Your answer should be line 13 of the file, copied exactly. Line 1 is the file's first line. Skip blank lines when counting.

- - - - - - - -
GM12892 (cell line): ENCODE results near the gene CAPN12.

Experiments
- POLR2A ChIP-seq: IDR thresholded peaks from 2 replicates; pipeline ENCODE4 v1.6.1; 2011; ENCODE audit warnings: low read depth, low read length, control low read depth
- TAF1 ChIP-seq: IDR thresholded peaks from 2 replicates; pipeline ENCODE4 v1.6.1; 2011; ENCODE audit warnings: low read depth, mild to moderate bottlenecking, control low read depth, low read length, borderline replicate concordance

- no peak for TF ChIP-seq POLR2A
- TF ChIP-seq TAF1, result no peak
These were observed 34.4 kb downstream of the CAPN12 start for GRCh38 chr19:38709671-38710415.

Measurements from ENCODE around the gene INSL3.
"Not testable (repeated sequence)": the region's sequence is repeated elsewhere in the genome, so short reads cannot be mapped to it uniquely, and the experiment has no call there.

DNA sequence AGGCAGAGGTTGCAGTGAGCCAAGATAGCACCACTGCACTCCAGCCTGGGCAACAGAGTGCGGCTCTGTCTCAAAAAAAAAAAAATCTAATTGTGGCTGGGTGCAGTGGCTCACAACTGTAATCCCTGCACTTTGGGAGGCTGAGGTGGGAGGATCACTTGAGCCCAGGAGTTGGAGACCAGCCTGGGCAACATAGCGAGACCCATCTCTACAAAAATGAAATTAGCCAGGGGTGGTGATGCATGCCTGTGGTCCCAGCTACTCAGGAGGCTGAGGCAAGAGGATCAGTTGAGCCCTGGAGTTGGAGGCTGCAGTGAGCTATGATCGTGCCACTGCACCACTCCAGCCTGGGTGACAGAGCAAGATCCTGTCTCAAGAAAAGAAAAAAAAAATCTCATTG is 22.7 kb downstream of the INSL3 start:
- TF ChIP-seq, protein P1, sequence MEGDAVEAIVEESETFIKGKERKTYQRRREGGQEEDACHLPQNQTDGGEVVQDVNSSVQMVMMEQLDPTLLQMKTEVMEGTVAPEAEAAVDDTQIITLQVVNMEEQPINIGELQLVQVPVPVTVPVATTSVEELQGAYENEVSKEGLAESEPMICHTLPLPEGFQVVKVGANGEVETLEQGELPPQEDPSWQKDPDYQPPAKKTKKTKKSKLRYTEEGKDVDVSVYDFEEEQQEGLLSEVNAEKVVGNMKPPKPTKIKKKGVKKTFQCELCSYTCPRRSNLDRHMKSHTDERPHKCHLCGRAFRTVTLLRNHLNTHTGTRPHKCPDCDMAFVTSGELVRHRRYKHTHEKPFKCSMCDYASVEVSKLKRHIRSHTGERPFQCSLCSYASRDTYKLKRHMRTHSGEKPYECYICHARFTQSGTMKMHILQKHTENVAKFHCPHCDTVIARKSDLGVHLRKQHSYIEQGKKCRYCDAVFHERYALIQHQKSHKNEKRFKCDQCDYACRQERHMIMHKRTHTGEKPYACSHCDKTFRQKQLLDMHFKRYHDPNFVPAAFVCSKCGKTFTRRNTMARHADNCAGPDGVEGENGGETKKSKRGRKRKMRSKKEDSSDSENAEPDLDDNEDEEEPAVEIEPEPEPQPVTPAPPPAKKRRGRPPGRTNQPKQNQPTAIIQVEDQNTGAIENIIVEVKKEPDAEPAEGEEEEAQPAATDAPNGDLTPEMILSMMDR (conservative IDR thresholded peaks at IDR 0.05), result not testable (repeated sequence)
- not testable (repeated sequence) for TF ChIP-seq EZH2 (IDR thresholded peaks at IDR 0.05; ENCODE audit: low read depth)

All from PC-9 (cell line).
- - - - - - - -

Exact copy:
All from PC-9 (cell line).